When asked to describe deer, people often use terms such as “gentle,” “beautiful,” and “graceful.” These adjectives are not surprising given how deer are depicted in world history and mythology.

Deer are symbols of majesty and beauty and have roots in ancient history. Deer have for centuries represented the embodiment of peace, grace and gentleness and their image is used by many cultures to symbolize love, beauty and caring.

The mythology and symbolism of deer are found in histories of such people as the Druids and Celts but deer also have meaning for ancient and modern peoples around the world. As a beautiful mammal, their image is significant to cultural, spiritual and supernatural events and central to myths, stories and folklore.

Deer also play an important role in world religions such as Christianity, Islam, Hinduism, Shintoism, and Judaism. They are prominent in Indigenous spiritual beliefs and cultural practices where reverence and respect for deer are expressed, particularly for the stag (male deer). The stag is most often depicted by a variety of cultures as bold, swift, a leader, strong and skilled, a moving symbol of power.

In many visual and written illustrations, human beings and deer appear as close companions and in some cases, humans adopt the face or antlers of a deer, images more common in stories of war, invasion and other human strife. Deer also have a supernatural significance and appear as apparitions of divinity and in legends of spiritual awakening.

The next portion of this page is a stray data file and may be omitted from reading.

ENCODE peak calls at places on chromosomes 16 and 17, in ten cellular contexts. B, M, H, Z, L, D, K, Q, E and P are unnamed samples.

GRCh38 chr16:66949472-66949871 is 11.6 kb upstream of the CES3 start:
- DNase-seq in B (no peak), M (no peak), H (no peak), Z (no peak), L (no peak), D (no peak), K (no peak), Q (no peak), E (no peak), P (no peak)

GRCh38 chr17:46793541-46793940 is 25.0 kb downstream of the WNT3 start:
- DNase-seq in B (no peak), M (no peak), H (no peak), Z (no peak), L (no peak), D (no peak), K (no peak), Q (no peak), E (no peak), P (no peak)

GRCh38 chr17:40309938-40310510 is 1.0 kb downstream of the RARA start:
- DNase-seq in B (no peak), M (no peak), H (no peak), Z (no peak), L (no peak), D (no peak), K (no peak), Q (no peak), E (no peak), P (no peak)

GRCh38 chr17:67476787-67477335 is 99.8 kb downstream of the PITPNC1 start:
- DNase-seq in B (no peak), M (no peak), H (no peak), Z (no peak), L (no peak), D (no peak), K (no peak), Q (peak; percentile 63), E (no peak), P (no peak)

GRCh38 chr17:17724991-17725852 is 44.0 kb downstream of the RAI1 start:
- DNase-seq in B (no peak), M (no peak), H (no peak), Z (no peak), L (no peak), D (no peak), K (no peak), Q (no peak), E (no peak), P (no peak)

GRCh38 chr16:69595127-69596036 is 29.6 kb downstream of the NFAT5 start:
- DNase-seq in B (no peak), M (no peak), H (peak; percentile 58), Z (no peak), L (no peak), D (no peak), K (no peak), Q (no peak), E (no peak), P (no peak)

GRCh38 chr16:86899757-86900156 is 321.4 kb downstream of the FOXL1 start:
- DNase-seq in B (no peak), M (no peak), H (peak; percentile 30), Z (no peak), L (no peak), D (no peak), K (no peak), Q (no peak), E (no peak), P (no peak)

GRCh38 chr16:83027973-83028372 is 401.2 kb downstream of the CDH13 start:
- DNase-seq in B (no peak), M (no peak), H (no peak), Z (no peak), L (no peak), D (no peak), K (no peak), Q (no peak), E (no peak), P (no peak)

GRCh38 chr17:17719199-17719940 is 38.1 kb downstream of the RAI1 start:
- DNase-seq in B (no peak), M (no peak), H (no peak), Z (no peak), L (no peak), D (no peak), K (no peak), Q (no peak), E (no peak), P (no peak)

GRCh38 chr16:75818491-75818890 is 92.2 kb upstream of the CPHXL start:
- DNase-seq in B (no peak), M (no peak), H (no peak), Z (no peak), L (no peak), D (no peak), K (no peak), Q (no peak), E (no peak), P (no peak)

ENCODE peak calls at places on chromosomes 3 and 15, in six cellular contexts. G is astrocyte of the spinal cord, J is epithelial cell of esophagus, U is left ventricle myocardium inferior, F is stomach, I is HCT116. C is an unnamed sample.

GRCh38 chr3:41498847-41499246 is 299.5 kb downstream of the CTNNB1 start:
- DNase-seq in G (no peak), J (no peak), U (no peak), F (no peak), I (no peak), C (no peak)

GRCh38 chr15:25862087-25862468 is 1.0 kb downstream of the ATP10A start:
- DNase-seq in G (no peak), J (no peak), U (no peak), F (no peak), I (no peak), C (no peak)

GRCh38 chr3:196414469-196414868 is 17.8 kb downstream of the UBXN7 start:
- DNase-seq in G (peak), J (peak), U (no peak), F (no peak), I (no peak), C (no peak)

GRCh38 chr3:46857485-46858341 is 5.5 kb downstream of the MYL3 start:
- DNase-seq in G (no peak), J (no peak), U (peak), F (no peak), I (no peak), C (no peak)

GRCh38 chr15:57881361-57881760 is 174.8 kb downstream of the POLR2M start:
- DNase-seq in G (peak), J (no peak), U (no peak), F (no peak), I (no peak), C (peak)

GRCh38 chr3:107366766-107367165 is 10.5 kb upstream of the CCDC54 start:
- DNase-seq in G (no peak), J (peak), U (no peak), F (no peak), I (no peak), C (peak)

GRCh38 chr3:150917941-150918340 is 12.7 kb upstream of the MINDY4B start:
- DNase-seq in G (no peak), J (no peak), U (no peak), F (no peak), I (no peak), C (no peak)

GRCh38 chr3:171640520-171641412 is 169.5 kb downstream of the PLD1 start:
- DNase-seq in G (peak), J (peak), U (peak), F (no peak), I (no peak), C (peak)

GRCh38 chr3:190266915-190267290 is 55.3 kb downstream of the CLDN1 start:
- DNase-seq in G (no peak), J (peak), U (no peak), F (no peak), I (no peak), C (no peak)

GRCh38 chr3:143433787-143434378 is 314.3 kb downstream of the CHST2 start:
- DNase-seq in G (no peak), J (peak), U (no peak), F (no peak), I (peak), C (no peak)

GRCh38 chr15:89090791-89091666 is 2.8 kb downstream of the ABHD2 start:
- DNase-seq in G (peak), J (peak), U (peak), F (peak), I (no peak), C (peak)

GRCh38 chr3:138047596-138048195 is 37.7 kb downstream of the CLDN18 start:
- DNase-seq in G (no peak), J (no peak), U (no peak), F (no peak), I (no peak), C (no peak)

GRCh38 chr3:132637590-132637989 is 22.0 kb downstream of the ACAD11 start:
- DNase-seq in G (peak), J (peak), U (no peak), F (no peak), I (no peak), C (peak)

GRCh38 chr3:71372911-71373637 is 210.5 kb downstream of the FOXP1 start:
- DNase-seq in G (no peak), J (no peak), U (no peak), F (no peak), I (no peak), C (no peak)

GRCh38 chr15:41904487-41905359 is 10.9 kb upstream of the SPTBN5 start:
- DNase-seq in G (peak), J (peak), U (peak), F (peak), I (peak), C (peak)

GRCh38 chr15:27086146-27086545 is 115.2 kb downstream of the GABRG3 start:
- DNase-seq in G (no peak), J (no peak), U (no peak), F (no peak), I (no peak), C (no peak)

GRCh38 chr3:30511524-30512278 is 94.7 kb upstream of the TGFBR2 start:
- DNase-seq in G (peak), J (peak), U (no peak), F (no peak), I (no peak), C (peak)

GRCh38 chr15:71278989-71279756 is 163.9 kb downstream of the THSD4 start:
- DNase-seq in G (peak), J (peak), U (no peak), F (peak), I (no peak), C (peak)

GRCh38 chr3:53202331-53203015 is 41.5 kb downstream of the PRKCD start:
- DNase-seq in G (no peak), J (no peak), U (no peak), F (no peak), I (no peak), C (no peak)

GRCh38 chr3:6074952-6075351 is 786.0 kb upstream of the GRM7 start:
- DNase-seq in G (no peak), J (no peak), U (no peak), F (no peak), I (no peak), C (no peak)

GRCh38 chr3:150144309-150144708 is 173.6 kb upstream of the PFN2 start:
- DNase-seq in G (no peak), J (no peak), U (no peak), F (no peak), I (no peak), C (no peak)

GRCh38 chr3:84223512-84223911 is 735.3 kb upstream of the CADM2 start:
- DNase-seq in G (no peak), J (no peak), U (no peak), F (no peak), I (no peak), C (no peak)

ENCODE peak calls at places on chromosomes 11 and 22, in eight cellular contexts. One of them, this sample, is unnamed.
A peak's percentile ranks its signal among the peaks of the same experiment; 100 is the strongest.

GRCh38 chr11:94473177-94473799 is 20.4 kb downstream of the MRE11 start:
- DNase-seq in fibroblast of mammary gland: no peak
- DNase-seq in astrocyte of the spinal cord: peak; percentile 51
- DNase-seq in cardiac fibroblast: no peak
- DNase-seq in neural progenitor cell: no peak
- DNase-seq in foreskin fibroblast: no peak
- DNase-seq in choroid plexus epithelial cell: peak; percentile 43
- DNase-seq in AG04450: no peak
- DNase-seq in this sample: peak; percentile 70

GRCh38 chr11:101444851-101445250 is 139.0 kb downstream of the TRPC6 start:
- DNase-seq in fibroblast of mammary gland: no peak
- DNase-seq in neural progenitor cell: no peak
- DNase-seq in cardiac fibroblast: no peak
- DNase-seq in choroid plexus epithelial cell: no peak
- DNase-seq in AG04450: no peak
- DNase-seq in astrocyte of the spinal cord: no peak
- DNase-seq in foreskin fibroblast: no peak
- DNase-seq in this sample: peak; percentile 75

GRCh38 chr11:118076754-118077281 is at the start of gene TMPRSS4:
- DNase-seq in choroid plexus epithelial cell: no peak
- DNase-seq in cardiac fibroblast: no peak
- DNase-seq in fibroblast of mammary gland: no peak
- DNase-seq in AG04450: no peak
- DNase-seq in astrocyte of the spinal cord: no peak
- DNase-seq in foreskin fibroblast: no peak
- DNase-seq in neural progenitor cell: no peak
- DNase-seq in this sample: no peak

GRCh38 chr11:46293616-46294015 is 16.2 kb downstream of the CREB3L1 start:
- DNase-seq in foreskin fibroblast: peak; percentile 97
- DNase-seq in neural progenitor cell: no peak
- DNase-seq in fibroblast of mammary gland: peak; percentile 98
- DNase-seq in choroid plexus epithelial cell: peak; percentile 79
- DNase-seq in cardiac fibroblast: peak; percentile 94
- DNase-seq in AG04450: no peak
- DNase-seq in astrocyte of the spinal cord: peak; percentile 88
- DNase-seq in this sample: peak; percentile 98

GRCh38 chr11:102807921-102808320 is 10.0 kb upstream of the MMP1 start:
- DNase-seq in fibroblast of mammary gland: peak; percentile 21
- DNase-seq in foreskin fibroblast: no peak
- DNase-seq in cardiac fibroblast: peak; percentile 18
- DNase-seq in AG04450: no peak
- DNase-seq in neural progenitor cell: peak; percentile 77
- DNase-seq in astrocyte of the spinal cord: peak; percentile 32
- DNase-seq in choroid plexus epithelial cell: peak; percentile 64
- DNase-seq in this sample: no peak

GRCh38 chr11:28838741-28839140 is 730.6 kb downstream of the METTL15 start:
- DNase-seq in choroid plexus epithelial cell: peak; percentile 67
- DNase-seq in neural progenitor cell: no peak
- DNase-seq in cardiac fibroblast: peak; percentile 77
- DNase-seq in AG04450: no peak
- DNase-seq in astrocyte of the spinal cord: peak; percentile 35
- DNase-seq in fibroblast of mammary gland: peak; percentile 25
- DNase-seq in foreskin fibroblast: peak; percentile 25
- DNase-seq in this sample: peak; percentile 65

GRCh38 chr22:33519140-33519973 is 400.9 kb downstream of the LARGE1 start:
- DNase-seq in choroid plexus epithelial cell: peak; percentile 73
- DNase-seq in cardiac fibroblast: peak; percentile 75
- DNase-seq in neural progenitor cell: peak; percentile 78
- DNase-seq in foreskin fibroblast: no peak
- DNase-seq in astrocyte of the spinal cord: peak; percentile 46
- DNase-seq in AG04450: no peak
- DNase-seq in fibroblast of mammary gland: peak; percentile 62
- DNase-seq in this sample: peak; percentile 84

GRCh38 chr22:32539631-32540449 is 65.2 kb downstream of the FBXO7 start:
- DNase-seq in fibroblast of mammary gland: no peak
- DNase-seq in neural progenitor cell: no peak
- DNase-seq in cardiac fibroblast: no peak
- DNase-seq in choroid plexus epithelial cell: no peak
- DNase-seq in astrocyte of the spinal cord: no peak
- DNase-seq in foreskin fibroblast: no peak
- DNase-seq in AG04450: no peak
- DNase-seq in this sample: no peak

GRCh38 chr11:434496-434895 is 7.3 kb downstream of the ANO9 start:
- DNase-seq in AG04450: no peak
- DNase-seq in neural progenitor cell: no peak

During this peaceful Christmas season, many people have images of deer as part of their seasonal decorations, with many illuminated deer set into front yards. There is an irony that while with one hand we place plastic and wire deer into winter Christmas scenes, with the other deer are often vilified as pests, as nuisance animals and as predatory vegetarians that destroy urban landscapes and rural farmland. They are hunted and culled while their natural habitats are continuously destroyed, leaving them few options to successfully avoid conflict with human activity and settlement.

It is possible to co-exist peacefully with wildlife, and helping develop an understanding of how to do so will continue to be a goal of the UWSS in the New Year.

Wishing everyone a gentle and kind Christmas.

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